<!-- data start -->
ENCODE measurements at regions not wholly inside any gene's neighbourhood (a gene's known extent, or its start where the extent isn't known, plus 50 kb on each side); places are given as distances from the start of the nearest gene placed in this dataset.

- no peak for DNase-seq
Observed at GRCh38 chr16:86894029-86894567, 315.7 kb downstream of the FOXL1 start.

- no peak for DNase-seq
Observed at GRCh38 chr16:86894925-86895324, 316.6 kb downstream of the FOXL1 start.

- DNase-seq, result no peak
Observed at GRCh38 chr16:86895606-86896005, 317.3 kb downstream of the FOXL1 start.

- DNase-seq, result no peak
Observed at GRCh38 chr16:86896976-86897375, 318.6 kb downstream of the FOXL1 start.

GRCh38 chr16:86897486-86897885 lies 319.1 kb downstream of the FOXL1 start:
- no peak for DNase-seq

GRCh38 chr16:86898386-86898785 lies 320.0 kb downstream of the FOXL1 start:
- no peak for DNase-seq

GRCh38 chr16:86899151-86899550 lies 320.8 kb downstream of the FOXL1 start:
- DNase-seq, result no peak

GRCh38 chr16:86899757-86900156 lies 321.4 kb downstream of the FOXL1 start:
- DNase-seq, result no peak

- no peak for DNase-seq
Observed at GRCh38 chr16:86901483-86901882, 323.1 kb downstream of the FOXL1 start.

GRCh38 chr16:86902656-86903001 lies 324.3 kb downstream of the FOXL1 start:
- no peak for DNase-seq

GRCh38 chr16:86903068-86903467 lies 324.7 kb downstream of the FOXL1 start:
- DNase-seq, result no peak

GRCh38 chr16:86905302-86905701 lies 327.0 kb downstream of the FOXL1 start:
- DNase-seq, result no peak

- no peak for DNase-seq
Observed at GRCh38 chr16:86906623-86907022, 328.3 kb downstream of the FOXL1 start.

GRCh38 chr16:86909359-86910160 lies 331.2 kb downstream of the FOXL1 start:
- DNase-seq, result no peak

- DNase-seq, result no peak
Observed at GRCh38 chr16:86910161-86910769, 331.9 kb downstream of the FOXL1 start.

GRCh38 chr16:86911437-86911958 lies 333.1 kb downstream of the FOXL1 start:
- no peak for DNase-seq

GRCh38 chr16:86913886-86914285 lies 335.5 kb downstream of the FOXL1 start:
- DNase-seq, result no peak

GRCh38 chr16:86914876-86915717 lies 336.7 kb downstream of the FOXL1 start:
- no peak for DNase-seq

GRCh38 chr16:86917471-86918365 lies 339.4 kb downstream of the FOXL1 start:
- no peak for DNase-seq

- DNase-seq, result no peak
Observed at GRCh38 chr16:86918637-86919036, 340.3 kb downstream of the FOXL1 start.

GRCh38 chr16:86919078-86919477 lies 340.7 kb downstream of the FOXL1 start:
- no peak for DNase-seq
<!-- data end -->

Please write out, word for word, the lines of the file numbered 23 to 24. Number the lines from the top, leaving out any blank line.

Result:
- DNase-seq, result no peak

GRCh38 chr16:86905302-86905701 lies 327.0 kb downstream of the FOXL1 start: